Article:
Breakfast is lunch meat and hard boiled eggs. The waitress is less than enthused that we exist on the same planet as her. She jabs a finger at a table and grunts “Coffee or Tea?” I smile at her and she scowls back.
After breakfast, six of us meet for a bike ride. We are ported to a hill several kilometers from town and dropped off with 18-speed bikes and helmets.
“Do not use left shifter. Mostly flat.”
The first kilometer is at a 10 % grade uphill. It is not difficult but I am reminded that I have not ridden a bike in a couple of years.
At the apex of the hill we stop to take pictures on some rotten hay bales. My leg penetrates the hay and surrounding foliage up to my thigh on my first attempt, but I make it to the top. Within a few seconds my entire leg feels as though it is covered in paper cuts. I’m a bit confused as to why (not a normal effect of hay) until our guide mentions that we should be careful not to touch the fuzzy-leafed weeds surrounding the bales as they will cause your skin to burn.
“They are good for you though. The Russians hit each other with them.”
My leg has stopped burning by the time I climb down from the hay. We peddle on further into the forest.
The rest of the ride is downhill and we pick up a decent amount of speed, but brake cautiously against the menace of cars traveling the narrow road. We are underneath the canopy of the cedar forest until we reach the edge of town.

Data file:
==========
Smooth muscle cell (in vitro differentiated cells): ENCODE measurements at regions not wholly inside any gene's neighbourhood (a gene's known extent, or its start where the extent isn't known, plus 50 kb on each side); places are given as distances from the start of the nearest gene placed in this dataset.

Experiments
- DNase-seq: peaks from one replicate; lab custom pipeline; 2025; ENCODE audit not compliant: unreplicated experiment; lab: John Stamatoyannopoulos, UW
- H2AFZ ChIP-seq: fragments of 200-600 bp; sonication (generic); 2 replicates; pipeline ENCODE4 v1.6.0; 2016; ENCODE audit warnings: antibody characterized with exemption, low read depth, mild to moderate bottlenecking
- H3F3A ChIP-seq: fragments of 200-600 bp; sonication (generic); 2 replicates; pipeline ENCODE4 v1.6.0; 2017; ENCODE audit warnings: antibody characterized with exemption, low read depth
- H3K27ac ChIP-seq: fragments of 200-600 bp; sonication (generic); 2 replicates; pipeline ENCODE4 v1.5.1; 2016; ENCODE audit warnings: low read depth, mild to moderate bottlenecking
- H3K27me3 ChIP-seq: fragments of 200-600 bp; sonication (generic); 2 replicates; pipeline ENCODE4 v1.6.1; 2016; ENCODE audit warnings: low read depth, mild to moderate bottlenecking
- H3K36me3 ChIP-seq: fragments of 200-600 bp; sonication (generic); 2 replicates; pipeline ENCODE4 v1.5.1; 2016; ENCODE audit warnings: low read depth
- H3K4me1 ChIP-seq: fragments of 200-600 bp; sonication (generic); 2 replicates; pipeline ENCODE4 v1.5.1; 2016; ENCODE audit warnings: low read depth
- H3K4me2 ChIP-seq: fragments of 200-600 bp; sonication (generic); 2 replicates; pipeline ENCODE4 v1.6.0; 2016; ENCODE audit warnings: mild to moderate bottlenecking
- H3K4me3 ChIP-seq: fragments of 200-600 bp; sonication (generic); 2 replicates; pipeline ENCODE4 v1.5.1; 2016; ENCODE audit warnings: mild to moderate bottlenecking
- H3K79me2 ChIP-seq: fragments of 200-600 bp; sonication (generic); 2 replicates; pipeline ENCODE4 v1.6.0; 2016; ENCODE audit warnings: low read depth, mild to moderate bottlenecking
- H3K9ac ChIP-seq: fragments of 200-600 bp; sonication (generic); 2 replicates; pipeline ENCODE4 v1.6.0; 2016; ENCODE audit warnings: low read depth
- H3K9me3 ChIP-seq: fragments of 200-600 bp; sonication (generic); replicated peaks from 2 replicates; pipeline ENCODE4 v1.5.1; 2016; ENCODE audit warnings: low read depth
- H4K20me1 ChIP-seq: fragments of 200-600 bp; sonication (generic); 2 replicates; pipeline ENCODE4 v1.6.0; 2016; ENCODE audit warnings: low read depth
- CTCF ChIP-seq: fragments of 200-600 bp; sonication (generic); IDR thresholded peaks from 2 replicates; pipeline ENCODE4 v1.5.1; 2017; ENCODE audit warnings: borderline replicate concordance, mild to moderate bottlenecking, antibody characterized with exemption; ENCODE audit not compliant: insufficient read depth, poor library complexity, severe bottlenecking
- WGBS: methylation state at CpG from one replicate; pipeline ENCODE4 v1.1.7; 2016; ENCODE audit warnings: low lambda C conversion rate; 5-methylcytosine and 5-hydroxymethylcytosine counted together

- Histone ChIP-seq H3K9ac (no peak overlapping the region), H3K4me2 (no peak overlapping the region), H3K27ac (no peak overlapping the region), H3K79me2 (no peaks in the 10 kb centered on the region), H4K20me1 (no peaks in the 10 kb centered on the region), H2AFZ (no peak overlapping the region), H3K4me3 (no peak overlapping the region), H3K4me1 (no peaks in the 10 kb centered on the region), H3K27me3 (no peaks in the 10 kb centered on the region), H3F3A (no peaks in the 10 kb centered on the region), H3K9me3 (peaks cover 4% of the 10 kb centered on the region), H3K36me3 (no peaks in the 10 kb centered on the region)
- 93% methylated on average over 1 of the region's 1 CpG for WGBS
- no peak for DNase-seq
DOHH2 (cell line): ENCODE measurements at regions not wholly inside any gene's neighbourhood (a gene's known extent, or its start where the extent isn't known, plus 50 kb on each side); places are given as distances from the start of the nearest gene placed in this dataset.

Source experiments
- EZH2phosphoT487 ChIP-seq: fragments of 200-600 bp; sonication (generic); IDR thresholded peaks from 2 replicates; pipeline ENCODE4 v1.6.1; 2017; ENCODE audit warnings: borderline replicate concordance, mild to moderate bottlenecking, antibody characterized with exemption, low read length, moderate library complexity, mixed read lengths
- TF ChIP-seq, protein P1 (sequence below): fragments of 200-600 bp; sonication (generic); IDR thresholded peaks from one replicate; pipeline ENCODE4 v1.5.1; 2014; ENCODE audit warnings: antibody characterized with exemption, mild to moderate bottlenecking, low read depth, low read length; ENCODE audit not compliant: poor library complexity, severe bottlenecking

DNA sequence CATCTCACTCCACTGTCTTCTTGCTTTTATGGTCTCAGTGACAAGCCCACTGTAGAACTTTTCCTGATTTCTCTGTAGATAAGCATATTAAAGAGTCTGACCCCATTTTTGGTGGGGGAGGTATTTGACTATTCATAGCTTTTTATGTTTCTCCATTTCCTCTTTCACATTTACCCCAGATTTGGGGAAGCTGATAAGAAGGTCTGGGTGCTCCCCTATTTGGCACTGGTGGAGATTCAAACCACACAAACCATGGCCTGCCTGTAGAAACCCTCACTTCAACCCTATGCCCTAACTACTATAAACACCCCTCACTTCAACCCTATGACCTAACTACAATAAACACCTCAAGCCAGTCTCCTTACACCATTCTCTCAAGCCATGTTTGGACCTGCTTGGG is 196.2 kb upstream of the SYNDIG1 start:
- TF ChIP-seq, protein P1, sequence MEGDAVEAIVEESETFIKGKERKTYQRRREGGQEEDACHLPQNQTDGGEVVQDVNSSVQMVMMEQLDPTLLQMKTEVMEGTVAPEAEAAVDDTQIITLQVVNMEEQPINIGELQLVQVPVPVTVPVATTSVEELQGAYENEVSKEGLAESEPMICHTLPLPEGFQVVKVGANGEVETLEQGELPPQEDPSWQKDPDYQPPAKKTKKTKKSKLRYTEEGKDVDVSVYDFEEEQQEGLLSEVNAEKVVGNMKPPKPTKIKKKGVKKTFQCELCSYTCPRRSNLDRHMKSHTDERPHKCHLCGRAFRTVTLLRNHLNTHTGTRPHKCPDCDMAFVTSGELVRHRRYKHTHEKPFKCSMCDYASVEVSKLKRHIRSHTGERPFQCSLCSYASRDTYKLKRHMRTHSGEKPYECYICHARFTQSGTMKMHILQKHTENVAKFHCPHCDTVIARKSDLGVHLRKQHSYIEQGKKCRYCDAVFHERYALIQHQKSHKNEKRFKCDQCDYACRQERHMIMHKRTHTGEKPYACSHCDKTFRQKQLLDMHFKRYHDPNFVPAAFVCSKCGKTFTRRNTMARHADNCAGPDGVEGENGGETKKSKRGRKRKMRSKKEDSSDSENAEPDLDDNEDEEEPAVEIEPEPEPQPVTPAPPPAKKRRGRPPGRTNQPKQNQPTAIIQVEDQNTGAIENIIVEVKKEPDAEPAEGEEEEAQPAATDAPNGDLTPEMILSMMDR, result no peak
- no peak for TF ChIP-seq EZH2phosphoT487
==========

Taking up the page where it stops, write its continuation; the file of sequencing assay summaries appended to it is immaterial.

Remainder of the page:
I recover from our ride in the hotel room, which is slightly warmer than the previous day but not unpleasant.
In the afternoon, our group is again carted out of town, but this time deposited with inflatable rafts by the riverside.
Our float trip is far less crowded than what I am used to in the U.S. and there is a riverside bar around almost every bend in the river. Our raft makes slow progress both because of the refreshment breaks and some spectacularly in-effective rowing. We mostly float, and this is OK.
It is 7PM by the time we make it back to town and well dressed locals are filtering in for a concert taking place on the castle grounds. As a result, the restaurants are mostly full and it takes several stops before we can find one that can accommodate 16 people. It is an outdoor pizza place covered in a haze of cigarette smoke.
The pizza is very good and the waiter works hard at hamming it up for tips.
Swarms of insects gather around the town’s lights as twilight transitions into night. The massive halogen flood lights targeting the castle are surrounded in clouds of gnats thick enough to dim their glow.
The town remains busy well into the early morning and we are woken by a fight taking place somewhere below our room’s window.
I will miss Český Krumlov.